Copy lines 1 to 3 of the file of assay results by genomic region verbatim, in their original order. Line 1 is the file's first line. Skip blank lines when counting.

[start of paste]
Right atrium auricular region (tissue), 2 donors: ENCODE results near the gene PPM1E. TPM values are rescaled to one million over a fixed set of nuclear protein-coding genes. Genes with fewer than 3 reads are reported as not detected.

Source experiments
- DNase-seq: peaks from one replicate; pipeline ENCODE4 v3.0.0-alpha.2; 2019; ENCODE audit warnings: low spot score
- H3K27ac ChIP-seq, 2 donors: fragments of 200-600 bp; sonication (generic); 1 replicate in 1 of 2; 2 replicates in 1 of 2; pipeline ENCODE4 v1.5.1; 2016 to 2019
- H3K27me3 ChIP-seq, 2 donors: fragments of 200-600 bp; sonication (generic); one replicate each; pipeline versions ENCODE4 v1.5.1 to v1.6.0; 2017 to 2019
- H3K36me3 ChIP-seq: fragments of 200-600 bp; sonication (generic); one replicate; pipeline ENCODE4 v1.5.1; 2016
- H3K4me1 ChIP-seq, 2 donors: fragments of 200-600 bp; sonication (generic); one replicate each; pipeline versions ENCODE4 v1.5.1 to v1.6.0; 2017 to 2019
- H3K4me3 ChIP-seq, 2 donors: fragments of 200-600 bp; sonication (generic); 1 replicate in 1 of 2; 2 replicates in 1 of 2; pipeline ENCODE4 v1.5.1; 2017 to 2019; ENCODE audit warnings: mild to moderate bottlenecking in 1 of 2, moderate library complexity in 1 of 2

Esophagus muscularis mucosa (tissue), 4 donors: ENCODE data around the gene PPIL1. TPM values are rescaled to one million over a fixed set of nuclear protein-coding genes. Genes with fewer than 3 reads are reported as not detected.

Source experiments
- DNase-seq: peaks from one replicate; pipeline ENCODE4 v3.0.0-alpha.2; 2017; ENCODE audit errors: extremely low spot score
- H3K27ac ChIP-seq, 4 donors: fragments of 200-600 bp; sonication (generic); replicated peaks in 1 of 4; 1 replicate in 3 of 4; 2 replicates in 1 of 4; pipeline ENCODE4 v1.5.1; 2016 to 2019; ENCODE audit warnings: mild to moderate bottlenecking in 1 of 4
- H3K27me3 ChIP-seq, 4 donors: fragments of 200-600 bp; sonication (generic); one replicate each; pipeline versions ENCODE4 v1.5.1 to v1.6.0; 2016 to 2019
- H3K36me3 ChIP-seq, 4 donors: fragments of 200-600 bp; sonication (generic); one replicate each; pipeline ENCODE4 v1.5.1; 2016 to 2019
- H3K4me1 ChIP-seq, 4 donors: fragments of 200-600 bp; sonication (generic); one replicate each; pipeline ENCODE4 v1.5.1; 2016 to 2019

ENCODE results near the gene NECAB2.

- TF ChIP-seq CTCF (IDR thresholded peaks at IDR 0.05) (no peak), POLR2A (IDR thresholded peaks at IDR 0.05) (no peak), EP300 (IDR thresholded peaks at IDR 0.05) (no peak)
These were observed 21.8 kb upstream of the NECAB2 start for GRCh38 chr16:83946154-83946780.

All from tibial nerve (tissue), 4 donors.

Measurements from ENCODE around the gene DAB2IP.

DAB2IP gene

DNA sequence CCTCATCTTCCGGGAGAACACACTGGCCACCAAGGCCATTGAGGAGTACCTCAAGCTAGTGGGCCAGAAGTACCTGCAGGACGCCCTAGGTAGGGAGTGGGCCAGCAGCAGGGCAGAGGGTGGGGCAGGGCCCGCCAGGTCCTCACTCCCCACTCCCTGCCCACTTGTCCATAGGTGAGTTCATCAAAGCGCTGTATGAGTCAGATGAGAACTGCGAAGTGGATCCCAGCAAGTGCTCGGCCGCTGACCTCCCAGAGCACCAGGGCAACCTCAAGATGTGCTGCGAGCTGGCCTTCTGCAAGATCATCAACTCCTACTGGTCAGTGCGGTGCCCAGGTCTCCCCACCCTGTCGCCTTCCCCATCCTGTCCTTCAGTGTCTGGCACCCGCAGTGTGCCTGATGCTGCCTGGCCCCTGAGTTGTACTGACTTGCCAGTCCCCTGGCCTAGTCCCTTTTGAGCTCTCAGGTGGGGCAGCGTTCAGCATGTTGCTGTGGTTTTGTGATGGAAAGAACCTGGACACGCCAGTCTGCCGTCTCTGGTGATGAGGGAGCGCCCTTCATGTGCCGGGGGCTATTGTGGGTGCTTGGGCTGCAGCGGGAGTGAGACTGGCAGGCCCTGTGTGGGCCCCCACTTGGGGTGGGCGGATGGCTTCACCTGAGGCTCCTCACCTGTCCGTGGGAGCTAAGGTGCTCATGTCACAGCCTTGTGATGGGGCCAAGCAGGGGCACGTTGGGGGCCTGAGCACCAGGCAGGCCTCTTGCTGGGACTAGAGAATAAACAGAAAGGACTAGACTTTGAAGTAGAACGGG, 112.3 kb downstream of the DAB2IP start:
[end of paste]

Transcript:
Right atrium auricular region (tissue), 2 donors: ENCODE results near the gene PPM1E. TPM values are rescaled to one million over a fixed set of nuclear protein-coding genes. Genes with fewer than 3 reads are reported as not detected.

Source experiments
- DNase-seq: peaks from one replicate; pipeline ENCODE4 v3.0.0-alpha.2; 2019; ENCODE audit warnings: low spot score